• Shelby Schmidt

What I Wish I Knew Before I Started Running



I’ve admitted it before and I will admit it again—I had no clue what I was doing when I started running. I had no one who ran and no idea where to even really begin except the old saying “put one foot in front of the other". I want nothing more than to help others learn from my mistakes and to enjoy running as much as I do (Even a fraction will do). I am always open to talk about running—-the good and bad. I'm pretty sure my husband at this point knows more about running than he ever has wanted to. But he is super supportive and has now learned the name of pro runners I love and I don't have to give the back story of who they are before I start gushing. So much so that I already have already proclaimed our next dog will be named Des.

The hard truth is running will suck in the beginning.


When you head out for your first run you will feel like you're on another planet. In a way you kind of are. You'll start by saying this isn't horrible, then you'll say ok this is hard and then you'll stop for a walk break and feel like you’ll never get better. DO NOT LISTEN TO THE LAST THOUGHT WHATEVER YOU DO. I remember after my first run I felt like I wasn’t going to recover or ever do that again. But I felt so proud for even trying to do it and I was too stubborn to not keep trying (Thank god!) I was determined to run a mile and be a “real runner”. In the words of Amanda Brooks of Run to the Finish—-If you run, YOU ARE A RUNNER. But at the beginning I didn’t have anybody to smack me and tell me that. So in case you don’t have anyone either *Virtual Smack* YOU ARE A RUNNER!


Now that you've been virtually smacked and told that important news flash we can move on.....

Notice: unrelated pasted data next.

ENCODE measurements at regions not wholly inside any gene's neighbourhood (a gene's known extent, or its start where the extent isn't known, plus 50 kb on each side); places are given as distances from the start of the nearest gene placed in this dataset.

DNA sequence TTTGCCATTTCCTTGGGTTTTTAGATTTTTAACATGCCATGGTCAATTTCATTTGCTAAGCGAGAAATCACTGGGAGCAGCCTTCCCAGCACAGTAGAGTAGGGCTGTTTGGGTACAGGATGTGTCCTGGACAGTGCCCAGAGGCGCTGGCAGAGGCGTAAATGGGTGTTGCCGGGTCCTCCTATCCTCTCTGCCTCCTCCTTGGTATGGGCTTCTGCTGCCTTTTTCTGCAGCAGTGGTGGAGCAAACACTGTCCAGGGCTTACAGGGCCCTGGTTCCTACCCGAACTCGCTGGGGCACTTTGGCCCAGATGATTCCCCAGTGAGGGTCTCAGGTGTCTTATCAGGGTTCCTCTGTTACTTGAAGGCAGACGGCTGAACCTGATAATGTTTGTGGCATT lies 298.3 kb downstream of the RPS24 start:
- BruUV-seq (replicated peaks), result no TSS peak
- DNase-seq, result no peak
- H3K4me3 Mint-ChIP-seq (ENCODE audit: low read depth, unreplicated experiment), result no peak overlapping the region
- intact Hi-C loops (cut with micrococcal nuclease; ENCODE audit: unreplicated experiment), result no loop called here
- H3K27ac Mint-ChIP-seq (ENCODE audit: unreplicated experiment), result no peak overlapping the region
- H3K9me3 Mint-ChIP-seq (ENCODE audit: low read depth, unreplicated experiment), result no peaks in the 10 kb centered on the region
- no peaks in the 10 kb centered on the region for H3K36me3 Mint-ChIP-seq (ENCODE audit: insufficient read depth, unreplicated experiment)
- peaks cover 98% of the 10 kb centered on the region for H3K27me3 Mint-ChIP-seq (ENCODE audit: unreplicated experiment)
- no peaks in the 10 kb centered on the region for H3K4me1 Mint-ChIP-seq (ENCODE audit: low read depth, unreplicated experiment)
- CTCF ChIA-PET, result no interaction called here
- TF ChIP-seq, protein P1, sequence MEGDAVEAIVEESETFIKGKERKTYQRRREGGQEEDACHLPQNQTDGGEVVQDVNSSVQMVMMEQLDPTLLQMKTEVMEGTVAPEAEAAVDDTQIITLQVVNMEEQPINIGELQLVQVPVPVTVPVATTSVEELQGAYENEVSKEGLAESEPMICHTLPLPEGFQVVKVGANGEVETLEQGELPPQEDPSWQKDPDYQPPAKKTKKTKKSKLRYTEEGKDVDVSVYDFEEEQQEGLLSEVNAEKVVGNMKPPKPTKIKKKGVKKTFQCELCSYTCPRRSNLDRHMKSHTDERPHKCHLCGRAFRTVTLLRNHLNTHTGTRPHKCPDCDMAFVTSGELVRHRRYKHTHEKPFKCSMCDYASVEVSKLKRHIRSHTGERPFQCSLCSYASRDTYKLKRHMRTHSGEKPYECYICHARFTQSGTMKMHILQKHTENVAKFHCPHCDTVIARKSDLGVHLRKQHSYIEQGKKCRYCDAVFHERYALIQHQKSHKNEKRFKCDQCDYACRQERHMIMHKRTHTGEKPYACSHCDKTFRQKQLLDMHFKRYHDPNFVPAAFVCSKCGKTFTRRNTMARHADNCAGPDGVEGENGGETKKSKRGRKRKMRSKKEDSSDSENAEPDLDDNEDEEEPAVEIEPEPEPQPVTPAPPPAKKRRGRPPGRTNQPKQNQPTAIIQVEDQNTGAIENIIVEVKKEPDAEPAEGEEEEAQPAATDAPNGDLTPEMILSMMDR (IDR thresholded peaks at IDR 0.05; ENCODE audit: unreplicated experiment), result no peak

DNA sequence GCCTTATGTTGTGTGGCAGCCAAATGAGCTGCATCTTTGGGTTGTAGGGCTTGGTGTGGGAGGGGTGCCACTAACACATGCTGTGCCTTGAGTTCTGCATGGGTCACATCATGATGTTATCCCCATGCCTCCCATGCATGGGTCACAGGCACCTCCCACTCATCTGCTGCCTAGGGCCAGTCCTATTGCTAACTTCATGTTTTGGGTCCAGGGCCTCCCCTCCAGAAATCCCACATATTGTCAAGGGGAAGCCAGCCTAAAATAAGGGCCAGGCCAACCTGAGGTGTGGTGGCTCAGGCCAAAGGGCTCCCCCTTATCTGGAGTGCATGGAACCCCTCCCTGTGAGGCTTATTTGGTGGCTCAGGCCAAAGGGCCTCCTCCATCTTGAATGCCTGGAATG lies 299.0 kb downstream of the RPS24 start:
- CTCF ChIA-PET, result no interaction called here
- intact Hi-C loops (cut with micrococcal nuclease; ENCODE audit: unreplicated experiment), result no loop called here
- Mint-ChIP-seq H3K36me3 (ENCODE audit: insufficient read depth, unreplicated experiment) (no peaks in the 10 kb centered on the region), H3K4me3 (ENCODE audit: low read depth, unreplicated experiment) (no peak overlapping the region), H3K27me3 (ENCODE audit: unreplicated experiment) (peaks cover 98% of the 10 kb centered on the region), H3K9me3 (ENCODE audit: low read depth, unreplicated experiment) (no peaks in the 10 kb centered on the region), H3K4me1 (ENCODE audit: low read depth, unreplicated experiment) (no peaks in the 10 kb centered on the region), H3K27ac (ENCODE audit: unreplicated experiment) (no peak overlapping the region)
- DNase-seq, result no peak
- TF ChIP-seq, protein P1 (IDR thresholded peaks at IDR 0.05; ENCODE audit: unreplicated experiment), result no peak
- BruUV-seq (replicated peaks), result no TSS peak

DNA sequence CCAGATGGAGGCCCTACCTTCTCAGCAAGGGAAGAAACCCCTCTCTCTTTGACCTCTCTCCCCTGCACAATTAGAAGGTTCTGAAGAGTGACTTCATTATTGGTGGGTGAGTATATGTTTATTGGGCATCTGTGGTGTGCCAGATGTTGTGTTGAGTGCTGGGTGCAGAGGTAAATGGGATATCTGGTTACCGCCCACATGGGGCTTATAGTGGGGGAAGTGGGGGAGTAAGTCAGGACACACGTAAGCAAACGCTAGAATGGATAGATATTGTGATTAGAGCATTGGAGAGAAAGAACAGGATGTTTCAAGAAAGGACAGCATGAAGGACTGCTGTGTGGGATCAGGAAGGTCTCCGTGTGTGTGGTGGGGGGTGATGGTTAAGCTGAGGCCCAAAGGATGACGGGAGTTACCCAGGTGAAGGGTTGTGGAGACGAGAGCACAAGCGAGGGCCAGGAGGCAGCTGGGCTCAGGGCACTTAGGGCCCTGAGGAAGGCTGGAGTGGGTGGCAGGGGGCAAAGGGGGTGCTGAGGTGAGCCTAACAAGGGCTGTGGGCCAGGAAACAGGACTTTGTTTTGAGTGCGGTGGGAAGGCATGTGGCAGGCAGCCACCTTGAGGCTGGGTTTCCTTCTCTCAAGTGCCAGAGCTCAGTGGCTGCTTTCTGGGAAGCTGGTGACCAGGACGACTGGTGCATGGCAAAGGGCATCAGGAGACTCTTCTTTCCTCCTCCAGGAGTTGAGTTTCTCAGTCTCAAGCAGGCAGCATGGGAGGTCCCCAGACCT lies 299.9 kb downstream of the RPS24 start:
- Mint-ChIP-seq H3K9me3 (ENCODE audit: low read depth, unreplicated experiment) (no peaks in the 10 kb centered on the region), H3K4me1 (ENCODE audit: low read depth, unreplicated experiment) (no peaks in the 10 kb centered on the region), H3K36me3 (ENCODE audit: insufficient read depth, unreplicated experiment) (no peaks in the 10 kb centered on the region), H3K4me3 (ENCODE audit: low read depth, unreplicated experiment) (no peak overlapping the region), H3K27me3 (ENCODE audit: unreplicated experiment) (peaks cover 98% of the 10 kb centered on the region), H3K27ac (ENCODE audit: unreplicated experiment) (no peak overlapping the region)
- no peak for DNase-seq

The good news is it gets better. Yes, there will still be days where it sucks but if you keep at it, those will be fewer and farther between. Plus after a while, looking back on the "bad" days will fuel your running fire even more. You'll go from "Man, I can't even run a mile" to "Man, I remeber when a mile felt hard!" Progress will come--- but here are some tips to help you along. Some things others have taught me and some things I’ve learned on my own (google might have helped as well but that’s a minor detail)....


  • Warming up is more important than the miles: It’s great you can run multiple miles but if you don’t warm up you will hurt way more than necessary and potentially injure yourself and therefor not be able to run. It doesn’t have to be an hour long warm up but do yourself a favor and don’t just start into the run. I’m just now becoming religious with my warm up. Run To The Finish has a ton of great content on the technical aspects and I highly recommend you picking up a copy HERE.




  • Don't feel pressure to sign up for a race right away: While I love races and think everyone should do at least one (Spoiler Alert: You probably won't do only one---It escaltes quickly into signing up for multiple) I also believe in not pushing too hard too soon. Give yourself time to get into a groove and just enjoy the learning process and building up your new muscles! You want to enjoy your first race and feel like you won't collapse a quarter mile in.


  • Do yourself a big favor and get a decent pair of running shoes!!!!! They don't have to be top of the line but using old, worn out, or ill fitting shoes will kill your running progress FAST . I highly recommend looking up your local running store and getting fitted properly for shoes. They aren't $5 shoes but you can find a good pair without breaking the bank. Be honest that you are new to running and don't be afraid to ask questions. A GOOD running store will welcome you excitedly and be eager to help you. They can watch you walk/run and be able to fit you in a shoe that will work with you versus against you. Running is hard enough without adding in crummy shoes. Yes, you can buy shoes online eventually but unless you are going to do all the research, know if you pronate/ overpronate, etc. than I advise you to go into a real store!! (If you had to google what pronation/overpronation was then I enphazize again to GO TO A STORE)